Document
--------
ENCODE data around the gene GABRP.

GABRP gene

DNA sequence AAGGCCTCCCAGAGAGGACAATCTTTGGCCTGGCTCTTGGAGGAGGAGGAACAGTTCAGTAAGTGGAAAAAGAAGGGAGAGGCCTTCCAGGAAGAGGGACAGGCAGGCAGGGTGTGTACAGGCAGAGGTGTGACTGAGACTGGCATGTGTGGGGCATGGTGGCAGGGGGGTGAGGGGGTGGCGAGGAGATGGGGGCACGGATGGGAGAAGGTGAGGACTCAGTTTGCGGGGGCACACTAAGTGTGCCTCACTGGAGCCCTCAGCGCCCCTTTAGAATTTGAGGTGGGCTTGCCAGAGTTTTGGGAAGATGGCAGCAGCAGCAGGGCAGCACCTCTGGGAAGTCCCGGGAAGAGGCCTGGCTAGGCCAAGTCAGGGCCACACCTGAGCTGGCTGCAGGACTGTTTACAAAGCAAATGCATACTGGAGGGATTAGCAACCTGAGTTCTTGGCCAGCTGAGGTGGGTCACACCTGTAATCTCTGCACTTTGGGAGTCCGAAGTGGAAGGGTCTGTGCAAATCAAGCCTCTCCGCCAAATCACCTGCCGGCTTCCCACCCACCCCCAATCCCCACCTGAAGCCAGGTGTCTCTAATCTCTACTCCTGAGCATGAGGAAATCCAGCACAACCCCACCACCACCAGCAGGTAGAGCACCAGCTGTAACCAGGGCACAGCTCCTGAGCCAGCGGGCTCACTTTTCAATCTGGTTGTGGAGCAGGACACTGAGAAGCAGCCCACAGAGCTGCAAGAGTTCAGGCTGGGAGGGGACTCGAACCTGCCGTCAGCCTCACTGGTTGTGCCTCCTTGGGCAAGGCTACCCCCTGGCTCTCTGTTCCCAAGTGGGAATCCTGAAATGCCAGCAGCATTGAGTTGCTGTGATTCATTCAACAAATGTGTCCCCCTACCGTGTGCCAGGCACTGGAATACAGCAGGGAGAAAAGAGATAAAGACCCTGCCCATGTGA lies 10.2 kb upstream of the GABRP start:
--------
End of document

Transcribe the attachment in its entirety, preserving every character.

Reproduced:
ENCODE data around the gene GABRP.

GABRP gene

DNA sequence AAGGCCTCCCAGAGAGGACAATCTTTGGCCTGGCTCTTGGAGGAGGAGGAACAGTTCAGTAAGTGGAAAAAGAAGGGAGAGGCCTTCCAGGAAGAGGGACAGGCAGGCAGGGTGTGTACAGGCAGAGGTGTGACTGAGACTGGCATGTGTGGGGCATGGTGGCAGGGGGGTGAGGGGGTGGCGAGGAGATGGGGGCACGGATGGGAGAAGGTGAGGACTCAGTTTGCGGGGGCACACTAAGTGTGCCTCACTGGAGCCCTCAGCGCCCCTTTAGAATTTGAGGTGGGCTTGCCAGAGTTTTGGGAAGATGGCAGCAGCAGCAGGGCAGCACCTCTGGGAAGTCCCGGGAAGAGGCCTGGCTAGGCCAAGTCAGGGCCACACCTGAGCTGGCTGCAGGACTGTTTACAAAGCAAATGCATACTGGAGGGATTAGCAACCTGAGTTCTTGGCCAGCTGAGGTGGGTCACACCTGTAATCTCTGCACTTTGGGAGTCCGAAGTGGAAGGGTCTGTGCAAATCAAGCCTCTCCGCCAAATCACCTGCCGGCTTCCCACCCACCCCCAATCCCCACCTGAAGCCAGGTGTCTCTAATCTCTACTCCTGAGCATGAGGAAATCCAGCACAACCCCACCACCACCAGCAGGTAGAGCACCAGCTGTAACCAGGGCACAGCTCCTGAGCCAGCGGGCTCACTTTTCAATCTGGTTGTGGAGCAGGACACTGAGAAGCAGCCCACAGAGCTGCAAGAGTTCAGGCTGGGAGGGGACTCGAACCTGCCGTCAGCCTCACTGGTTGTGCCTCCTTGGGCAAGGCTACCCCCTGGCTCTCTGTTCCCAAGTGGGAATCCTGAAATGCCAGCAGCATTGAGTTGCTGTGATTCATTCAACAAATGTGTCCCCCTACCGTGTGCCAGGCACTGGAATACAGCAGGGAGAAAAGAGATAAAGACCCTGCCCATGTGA lies 10.2 kb upstream of the GABRP start: